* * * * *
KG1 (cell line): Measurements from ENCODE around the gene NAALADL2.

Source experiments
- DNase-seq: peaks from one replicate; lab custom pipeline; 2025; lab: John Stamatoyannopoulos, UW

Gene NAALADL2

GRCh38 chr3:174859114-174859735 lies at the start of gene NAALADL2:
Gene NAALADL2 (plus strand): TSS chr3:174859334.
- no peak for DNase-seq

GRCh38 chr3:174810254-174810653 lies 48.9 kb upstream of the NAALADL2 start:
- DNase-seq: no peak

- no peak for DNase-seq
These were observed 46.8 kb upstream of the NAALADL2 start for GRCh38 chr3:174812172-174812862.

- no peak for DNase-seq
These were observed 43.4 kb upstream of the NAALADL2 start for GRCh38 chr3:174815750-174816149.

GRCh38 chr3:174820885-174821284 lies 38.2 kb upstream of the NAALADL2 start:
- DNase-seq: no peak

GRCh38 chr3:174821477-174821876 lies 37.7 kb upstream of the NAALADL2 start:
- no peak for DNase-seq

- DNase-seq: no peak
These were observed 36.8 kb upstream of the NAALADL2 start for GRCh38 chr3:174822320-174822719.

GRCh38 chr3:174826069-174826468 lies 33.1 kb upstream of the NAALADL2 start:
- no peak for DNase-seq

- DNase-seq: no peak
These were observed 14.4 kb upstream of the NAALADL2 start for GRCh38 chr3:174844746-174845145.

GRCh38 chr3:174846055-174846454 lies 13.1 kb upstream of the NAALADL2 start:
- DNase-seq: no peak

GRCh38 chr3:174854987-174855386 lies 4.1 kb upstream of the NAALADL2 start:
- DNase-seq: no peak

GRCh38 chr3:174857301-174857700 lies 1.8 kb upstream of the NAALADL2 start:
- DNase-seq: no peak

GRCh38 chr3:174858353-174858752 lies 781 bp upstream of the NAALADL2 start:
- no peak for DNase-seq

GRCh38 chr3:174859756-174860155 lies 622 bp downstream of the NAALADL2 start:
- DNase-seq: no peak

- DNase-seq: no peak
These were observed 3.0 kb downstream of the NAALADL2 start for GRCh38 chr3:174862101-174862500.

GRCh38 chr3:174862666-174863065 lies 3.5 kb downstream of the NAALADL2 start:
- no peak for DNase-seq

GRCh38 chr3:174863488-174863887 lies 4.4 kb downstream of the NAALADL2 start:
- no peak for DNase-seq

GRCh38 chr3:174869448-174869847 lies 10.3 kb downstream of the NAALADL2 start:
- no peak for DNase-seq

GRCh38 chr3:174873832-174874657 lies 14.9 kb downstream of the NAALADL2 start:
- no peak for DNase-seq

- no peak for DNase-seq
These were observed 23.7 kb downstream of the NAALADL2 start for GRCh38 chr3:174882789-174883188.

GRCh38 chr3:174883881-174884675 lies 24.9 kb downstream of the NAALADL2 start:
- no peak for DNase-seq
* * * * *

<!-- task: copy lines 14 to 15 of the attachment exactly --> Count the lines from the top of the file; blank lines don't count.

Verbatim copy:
GRCh38 chr3:174820885-174821284 lies 38.2 kb upstream of the NAALADL2 start:
- DNase-seq: no peak